Luxury jeweller brands. The recent acquisition of the Bulgari by LVMH, the world’s leading conglomerate, foretells a wave of consolidations. Autumn Womens jackets, Springs and Autumns need golden, reddish, or dark brown eyebrow pencils or powders. Summer and Winter eyebrows look atural with a charcoal or brown pencil or eyebrow powder but cannot use red tones.
In order to grow, many family owned luxury brands will join existing conglomerates or form new groups.
Luxury jeweller Bulgari
In most industries, concentration has been a trend, with major groups leading the sector. The benefits of size (big is beautiful) are well known. The luxury industry itself, although attached to images of independent family brands, is no longer the exception. LVMH originated in 1987 from the merger of a leather company with a cognac and champagne house and is now home to more than 60 brands. More recently, PPR (now called Kering), originally a wood and retail conglomerate, added a arm with the purchase of the Gucci Group, with the ambitious goal to make it the world’s number-two group. Richemont (Cartier) and Prada (Miu Miu) are other famous examples.
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Some doubts have been expressed about the validity of such concentration. Rigby, D’Arpizio and Kamel (2006) argue that: ‘the usual benefits of being big – leverage with suppliers, shared marketing and administrative expenses, and high volume, strategic customers just do not seem to apply for most multibrand luxury players’. They add to their critique some disturbing facts. In the luxury industry, single-brand companies actually grew 60 per cent faster from 1994 to 2004, compared to brands owned by the multibrand conglomerates, without showing weaker profitability.
It has been highlighted that brands could be in danger when integrated with and managed by non-luxury groups (eg Jaguar and Ford).But why should groups be a special case? Because, unlike FMCG brands, the brand equity of brands depends on their very high symbolic power. When a change of ownership takes place, there is therefore a risk that stakeholders will lose confidence in the sustained authenticity and inherited culture of the brand.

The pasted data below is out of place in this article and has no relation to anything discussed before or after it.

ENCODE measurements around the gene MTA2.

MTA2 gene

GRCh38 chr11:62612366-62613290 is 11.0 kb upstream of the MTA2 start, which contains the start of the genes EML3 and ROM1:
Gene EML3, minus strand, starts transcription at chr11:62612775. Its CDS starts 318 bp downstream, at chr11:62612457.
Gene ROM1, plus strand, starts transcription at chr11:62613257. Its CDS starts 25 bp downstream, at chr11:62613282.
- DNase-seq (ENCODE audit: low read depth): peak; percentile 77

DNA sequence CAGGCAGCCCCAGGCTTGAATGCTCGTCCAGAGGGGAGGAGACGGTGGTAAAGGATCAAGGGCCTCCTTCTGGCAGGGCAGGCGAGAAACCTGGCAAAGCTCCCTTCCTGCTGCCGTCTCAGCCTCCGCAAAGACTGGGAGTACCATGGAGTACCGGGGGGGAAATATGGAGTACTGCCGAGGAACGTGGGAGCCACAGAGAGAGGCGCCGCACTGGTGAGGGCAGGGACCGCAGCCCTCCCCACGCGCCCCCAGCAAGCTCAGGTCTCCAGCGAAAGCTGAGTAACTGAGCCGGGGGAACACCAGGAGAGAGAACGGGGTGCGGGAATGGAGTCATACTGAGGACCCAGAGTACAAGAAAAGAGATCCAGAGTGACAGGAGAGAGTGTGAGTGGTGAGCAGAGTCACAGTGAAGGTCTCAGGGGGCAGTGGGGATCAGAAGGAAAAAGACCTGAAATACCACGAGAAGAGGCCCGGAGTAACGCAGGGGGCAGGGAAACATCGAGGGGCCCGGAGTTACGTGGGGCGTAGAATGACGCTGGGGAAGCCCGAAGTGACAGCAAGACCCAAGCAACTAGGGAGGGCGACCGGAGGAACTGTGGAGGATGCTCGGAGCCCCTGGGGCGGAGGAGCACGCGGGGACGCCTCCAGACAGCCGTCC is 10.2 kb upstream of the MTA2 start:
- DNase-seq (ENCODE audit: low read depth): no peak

As luxury groups have transformed into listed companies, they have come under growing pressure to exhibit growth figures while simultaneously maintaining their high brand equity. However, the feelings of privilege that they create are threatened by pressures to increase penetration, diffusion, trading down, and the introduction of so-called ‘accessible luxury’ option.
De Sole, former CEO of Gucci Group, puts it straight: ‘When you are a public company and you want to continue to create value for your shareholder, you have no choice. You cannot go downmarket because of the effect on margins and profitability’ (Galbraith, 2001). The recent wave of acquisitions has been enabled by the desire of many well-known family companies to give up their autonomy and by the search for synergies.
Theoretical background: how groups create value
Unlike all other sectors, groups cannot be based only on cost-reduction motives. If they were, how would they create value? A review of diversification theory highlights that the performance of multibusiness firms (MBF) is related to their capacity to generate corporate effect rather than industry or business effects (Brush, Bromiley and Hendrickx, 1999; Rumelt, 1991). The corporate effect can be defined as value creation at the corporate level, which corresponds to both the vertical relationships between the corporate centre and the businesses, and the horizontal relationships between the businesses.
Operative synergies, market power
Search for synergies is another goal of groups. Synergy is the effect that the combined return of two or more parts together is greater than the sum of the return of each part individually. Usually the study of synergies has been limited to efficiency focused synergies or hard synergies (economies of scope). Following Knoll, we integrate it into a more global scheme: operative synergies, market power synergies, financial synergies and corporate management synergies, which are respectively derived from leveraging operative, market power, financial and corporate management resources across the businesses.
A brand joining a group has to add value to the group. Reciprocally, the group has to add value to the brand. But what is the reality of this parenting advantage with which groups are said to endow their brands? As Moore and Birtwistle put it: ‘Little, if any, consideration has been given to how luxury brand conglomerates secure what Goold, Campbell and Alexander described as “parenting advantage” – those strategies, structures and processes whereby the “parent works through its businesses to create value”.
For them brand development and sharing of group resources are the main sources of parenting advantage that luxury groups can create. Is this really the case?